WASHINGTON – Tokyo-based Fujikura Ltd. has agreed to plead guilty and to pay a $20 million criminal fine for its role in a conspiracy to fix prices of automotive wire harnesses and related products installed in U.S. cars, the Department of Justice announced today.
According to a one-count felony charge filed today in the U.S. District Court for the Eastern District of Michigan in Detroit, Fujikura engaged in a conspiracy to rig bids for and to fix, stabilize and maintain the prices of automotive wire harnesses and related products sold to an automaker in the United States and elsewhere. According to the charge, Fujikura’s involvement in the conspiracy lasted from at least as early as January 2006 until at least February 2010. According to the plea agreement, which is subject to court approval, Fujikura has agreed to pay a criminal fine and to cooperate with the department’s ongoing investigation.
“The Antitrust Division will remain vigilant in its efforts to detect and prosecute anticompetitive conduct in this important industry, which affects virtually every American consumer,” said Acting Assistant Attorney General Sharis A. Pozen in charge of the Department of Justice’s Antitrust Division. “The division has focused its enforcement efforts in industries essential to consumers’ everyday lives, and we, along with our law enforcement partners, have been successful in bringing to justice companies and executives engaged in illegal price fixing conspiracies.”
To date, including Fujikura, eight executives and five companies have been charged and have agreed to plead guilty in the department’s ongoing antitrust investigation into the auto parts industry. Three of the companies have pleaded guilty and have been sentenced to pay criminal fines totaling more than $748 million. Seven of the executives have pleaded guilty and have been sentenced to serve a total of more than 122 months in jail.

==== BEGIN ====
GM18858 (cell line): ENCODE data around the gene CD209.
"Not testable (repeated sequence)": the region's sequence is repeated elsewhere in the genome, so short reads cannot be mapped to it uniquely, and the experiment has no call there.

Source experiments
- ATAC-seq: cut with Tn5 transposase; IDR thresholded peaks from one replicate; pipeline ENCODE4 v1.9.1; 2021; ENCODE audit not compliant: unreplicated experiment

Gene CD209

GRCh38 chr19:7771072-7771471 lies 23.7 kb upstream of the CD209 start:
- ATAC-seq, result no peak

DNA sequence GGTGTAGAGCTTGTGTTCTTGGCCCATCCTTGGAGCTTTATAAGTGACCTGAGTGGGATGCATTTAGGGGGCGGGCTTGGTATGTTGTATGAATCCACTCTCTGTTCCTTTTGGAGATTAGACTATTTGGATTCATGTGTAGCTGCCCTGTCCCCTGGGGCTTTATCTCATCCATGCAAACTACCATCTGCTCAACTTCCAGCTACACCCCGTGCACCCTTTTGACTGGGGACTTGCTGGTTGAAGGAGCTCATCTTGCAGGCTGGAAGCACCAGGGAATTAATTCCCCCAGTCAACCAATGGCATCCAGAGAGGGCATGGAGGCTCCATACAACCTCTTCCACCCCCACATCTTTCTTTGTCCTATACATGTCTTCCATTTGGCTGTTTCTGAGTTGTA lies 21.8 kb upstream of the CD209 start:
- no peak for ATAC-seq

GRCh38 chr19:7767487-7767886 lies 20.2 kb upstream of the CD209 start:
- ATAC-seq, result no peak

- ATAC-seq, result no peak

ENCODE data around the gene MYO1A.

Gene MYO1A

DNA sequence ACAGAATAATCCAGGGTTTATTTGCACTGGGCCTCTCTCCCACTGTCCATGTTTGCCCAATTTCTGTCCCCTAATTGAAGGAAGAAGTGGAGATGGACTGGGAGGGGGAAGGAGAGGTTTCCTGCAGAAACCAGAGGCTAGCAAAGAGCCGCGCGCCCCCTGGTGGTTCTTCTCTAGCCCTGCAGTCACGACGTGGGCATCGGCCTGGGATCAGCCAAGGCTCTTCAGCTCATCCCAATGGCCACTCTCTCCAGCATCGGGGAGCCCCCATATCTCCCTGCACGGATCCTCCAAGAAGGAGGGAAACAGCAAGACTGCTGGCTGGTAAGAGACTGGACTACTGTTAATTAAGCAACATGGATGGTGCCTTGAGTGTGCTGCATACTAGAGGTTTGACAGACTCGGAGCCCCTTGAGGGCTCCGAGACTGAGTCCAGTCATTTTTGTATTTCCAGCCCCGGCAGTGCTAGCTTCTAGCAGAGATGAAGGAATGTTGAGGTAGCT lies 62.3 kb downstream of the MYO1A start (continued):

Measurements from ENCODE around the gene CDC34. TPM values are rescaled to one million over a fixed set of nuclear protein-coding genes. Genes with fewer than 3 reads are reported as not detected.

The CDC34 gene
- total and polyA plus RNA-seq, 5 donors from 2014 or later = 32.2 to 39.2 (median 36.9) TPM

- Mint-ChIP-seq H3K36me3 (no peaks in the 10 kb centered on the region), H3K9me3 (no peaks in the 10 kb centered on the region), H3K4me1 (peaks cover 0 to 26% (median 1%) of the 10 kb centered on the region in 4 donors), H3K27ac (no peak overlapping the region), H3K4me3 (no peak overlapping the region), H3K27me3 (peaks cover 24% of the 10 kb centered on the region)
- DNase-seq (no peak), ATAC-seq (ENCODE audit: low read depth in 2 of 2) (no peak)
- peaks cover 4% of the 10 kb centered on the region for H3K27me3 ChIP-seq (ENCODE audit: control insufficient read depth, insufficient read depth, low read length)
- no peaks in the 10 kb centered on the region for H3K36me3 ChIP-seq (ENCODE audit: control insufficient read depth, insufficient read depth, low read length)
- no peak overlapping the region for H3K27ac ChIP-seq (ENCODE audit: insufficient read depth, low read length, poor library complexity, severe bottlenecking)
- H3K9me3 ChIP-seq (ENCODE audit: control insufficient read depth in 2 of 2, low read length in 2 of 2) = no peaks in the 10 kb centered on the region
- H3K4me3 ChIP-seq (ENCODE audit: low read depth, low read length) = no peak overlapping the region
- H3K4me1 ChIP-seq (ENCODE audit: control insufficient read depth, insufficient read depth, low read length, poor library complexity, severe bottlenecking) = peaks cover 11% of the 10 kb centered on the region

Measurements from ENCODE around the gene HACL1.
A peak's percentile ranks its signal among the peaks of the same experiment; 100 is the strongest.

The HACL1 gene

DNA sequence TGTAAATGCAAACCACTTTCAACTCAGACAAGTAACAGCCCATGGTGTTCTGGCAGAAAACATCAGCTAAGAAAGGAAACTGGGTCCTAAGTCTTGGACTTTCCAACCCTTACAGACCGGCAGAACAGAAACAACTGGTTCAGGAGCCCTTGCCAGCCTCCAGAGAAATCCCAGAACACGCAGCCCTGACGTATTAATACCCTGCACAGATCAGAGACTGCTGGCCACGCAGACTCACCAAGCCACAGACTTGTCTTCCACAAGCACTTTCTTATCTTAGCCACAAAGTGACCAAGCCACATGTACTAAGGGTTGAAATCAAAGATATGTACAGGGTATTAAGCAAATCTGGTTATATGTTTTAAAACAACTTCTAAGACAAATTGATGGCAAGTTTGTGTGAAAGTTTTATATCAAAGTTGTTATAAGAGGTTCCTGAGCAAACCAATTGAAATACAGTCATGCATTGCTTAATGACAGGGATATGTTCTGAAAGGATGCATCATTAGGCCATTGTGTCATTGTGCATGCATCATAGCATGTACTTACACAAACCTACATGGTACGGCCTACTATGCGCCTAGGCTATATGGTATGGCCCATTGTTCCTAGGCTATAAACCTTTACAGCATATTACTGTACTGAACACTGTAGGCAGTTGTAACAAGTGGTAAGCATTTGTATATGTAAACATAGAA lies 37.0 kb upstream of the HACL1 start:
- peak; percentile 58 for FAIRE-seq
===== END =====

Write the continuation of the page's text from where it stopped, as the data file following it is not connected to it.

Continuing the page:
Fujikura manufactures and sells automotive wire harnesses, which are automotive electrical distribution systems used to direct and control electronic components, wiring and circuit boards in cars.
According to the charge, Fujikura and its co-conspirators carried out the conspiracy by agreeing, during meetings and conversations in Japan, to allocate the supply of automotive wire harnesses and related products on a model-by-model basis and sold the parts at non-competitive prices to an automaker in the United States and elsewhere.
Fujikura is charged with price fixing in violation of the Sherman Act, which carries a maximum fine of $100 million for corporations. The maximum fine for the company may be increased to twice the gain derived from the crime or twice the loss suffered by the victims of the crime, if either of those amounts is greater than the statutory maximum fine.
The current prosecution arose from an ongoing federal antitrust investigation into price fixing, bid rigging and other anticompetitive conduct in the automotive parts industry, which is being conducted by the Antitrust Division’s National Criminal Enforcement Section and the FBI’s Detroit Field Office with the assistance of the FBI headquarters’ International Corruption Unit. Anyone with information concerning the focus of this investigation is urged to call the Antitrust Division’s National Criminal Enforcement Section at 202-307-6694, visit www.justice.gov/atr/contact/newcase.htm or call the FBI’s Detroit Field Office at 313-965-2323.